The legal professionals at our firm provide elder law and estate planning services. Many community members are familiar with the basics of estate planning. Tasks like designing wills, creating trusts, and putting inheritance plans into place are understood by most when thinking about “later in life” legal issues. However, elder law is a bit less clear. What does it actually mean?
While there are many definitions, a good one was put forward on a recent story on the issue published in Wealth Management. Essentially, the authors of the material suggested that elder law can be reconsidered as “quality of life planning” to maximize the value the last two to three decades of one’s life.
In general this focuses on long-term care. Securing the proper care is critical for seniors to thrive in their golden years. But even though seventy percent of Americans will need long-term care at some point in their lives, the process of obtaining it can be incredibly confusing, complex, and, in some cases, downright impossible. An elder law attorney is responsible for assisting at these times by either putting plans in place early on so that the long-term care is available in the future or working when “on the nursing home doorstep” to protect assets while ensuring the necessary care is available.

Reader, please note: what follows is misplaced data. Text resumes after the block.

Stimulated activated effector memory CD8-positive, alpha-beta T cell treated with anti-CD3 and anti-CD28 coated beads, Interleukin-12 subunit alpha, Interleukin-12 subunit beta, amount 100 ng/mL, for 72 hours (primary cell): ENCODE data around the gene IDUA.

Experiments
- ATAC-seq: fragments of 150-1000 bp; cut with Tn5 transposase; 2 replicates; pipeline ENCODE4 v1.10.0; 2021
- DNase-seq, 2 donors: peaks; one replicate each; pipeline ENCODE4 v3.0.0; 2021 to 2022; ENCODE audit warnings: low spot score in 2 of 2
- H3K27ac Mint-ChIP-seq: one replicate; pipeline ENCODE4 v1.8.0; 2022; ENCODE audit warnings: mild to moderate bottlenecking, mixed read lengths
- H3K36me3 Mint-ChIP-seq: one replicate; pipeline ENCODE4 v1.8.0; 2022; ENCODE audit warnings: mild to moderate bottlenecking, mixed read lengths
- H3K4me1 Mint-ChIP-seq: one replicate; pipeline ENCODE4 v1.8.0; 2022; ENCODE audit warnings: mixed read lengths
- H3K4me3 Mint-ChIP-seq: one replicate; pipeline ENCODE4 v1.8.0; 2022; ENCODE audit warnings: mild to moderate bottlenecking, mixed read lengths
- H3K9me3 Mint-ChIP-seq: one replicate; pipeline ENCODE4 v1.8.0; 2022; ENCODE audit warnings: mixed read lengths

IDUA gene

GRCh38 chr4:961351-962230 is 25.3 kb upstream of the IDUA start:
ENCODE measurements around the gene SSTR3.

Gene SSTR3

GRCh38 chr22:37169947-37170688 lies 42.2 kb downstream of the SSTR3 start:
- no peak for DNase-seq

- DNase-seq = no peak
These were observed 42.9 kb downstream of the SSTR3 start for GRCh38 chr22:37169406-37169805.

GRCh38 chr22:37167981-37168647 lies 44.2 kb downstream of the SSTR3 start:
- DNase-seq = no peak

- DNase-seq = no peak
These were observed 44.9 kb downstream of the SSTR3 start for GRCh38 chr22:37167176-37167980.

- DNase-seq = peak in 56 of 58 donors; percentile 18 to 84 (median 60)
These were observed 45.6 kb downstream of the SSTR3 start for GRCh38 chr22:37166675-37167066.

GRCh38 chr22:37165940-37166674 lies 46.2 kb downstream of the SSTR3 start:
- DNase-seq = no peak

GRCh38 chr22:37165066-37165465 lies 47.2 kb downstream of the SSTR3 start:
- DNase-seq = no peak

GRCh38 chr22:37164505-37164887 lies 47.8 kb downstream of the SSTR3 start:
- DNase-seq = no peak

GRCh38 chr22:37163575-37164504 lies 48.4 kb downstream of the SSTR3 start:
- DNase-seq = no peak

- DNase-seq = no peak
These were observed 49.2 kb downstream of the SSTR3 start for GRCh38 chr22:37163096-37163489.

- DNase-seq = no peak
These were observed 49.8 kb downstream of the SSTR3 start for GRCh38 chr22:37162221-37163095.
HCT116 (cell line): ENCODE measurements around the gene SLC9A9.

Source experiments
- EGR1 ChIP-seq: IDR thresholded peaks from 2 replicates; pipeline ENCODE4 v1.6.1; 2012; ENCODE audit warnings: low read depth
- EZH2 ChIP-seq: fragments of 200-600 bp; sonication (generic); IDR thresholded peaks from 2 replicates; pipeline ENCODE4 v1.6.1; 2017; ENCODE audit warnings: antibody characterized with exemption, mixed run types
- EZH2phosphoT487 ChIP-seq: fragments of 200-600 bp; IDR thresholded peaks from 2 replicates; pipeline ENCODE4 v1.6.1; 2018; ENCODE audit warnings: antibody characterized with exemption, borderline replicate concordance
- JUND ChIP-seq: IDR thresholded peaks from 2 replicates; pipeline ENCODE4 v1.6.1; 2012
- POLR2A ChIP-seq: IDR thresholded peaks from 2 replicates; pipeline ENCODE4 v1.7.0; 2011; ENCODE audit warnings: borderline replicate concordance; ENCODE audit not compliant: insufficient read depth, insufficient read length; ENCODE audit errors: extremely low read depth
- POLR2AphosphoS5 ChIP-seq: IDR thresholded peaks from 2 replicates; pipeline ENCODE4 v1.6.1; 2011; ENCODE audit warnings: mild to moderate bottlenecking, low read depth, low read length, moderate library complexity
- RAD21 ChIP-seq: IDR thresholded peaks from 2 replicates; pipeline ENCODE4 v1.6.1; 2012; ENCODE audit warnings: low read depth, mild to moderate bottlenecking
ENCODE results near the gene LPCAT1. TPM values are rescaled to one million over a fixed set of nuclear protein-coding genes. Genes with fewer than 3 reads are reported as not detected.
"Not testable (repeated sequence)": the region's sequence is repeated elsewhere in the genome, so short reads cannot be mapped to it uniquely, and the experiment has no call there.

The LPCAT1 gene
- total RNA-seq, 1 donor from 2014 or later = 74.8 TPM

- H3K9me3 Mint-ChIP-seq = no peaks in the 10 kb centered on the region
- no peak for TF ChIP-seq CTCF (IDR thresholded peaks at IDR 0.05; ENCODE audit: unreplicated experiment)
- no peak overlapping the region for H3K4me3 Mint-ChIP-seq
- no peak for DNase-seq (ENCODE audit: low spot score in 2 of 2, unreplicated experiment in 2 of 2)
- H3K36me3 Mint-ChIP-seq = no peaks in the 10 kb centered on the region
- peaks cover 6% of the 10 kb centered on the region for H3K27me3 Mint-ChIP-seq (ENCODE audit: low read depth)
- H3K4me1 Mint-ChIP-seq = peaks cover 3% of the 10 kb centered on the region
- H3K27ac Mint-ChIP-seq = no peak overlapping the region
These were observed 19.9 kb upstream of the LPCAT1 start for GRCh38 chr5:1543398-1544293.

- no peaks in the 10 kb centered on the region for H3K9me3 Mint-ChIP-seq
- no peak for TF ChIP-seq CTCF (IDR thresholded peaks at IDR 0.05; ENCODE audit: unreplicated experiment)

Sharing Accurate Information
There is a great need for awareness to be raised among the senior community about the challenges of securing long-term care. A recent AARP survey asked their members how they planned to pay for long-term care–like a nursing home stay–if they needed it. Surprisingly, more than 50% suggested that they planned to rely on Medicare for those costs, as with any other health-related issue. But Medicare does not cover long-term care costs! Those who cannot afford the costs on their own must qualify for Medicaid to pay for their needs. Obviously, much more accurate information needs to be spread about these issues.
More than Medicaid
Beyond figuring out how to pay for a nursing home stay, however, elder law can also be about improving the “quality” of life for a senior, regardless of what that might mean. This includes things like dealing with the potential for cognitive mental challenges (i.e. dementia) and understanding how that might affect one’s family. It could also include things like ensuring proper cash flow, passing on business assets, shifting legal accountability, and more. Beyond simply ensuring proper long-term care, this expansive view of elder law needs helps prepare for a wide-range of issues connected to the process of aging.